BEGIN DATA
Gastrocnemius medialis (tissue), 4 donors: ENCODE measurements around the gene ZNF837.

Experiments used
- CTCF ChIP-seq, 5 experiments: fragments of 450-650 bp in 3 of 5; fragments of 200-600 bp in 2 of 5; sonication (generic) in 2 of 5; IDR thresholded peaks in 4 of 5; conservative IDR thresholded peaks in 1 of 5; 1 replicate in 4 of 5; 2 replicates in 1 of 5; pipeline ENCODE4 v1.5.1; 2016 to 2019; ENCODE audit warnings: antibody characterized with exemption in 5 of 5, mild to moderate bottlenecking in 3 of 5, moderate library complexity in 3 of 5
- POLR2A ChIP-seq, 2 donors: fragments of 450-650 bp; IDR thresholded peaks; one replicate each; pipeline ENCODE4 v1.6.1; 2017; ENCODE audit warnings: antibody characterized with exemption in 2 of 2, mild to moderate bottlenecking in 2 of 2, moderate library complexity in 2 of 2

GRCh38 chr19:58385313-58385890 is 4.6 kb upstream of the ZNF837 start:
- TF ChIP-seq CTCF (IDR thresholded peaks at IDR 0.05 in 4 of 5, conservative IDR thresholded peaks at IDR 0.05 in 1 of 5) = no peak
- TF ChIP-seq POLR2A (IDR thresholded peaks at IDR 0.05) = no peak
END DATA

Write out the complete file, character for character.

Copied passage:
Gastrocnemius medialis (tissue), 4 donors: ENCODE measurements around the gene ZNF837.

Experiments used
- CTCF ChIP-seq, 5 experiments: fragments of 450-650 bp in 3 of 5; fragments of 200-600 bp in 2 of 5; sonication (generic) in 2 of 5; IDR thresholded peaks in 4 of 5; conservative IDR thresholded peaks in 1 of 5; 1 replicate in 4 of 5; 2 replicates in 1 of 5; pipeline ENCODE4 v1.5.1; 2016 to 2019; ENCODE audit warnings: antibody characterized with exemption in 5 of 5, mild to moderate bottlenecking in 3 of 5, moderate library complexity in 3 of 5
- POLR2A ChIP-seq, 2 donors: fragments of 450-650 bp; IDR thresholded peaks; one replicate each; pipeline ENCODE4 v1.6.1; 2017; ENCODE audit warnings: antibody characterized with exemption in 2 of 2, mild to moderate bottlenecking in 2 of 2, moderate library complexity in 2 of 2

GRCh38 chr19:58385313-58385890 is 4.6 kb upstream of the ZNF837 start:
- TF ChIP-seq CTCF (IDR thresholded peaks at IDR 0.05 in 4 of 5, conservative IDR thresholded peaks at IDR 0.05 in 1 of 5) = no peak
- TF ChIP-seq POLR2A (IDR thresholded peaks at IDR 0.05) = no peak